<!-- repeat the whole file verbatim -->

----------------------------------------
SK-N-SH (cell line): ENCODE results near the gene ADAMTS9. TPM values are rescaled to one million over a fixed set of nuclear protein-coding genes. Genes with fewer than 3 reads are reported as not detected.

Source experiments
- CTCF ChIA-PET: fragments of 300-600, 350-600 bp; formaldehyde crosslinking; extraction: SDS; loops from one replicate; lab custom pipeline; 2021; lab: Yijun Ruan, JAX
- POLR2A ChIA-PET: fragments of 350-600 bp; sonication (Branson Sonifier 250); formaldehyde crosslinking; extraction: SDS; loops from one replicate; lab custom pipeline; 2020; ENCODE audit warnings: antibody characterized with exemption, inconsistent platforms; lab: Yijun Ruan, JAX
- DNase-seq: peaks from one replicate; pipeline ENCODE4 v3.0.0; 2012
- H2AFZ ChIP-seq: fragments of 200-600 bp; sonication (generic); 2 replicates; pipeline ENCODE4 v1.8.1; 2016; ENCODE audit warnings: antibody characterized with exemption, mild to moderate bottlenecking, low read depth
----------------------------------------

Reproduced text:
SK-N-SH (cell line): ENCODE results near the gene ADAMTS9. TPM values are rescaled to one million over a fixed set of nuclear protein-coding genes. Genes with fewer than 3 reads are reported as not detected.

Source experiments
- CTCF ChIA-PET: fragments of 300-600, 350-600 bp; formaldehyde crosslinking; extraction: SDS; loops from one replicate; lab custom pipeline; 2021; lab: Yijun Ruan, JAX
- POLR2A ChIA-PET: fragments of 350-600 bp; sonication (Branson Sonifier 250); formaldehyde crosslinking; extraction: SDS; loops from one replicate; lab custom pipeline; 2020; ENCODE audit warnings: antibody characterized with exemption, inconsistent platforms; lab: Yijun Ruan, JAX
- DNase-seq: peaks from one replicate; pipeline ENCODE4 v3.0.0; 2012
- H2AFZ ChIP-seq: fragments of 200-600 bp; sonication (generic); 2 replicates; pipeline ENCODE4 v1.8.1; 2016; ENCODE audit warnings: antibody characterized with exemption, mild to moderate bottlenecking, low read depth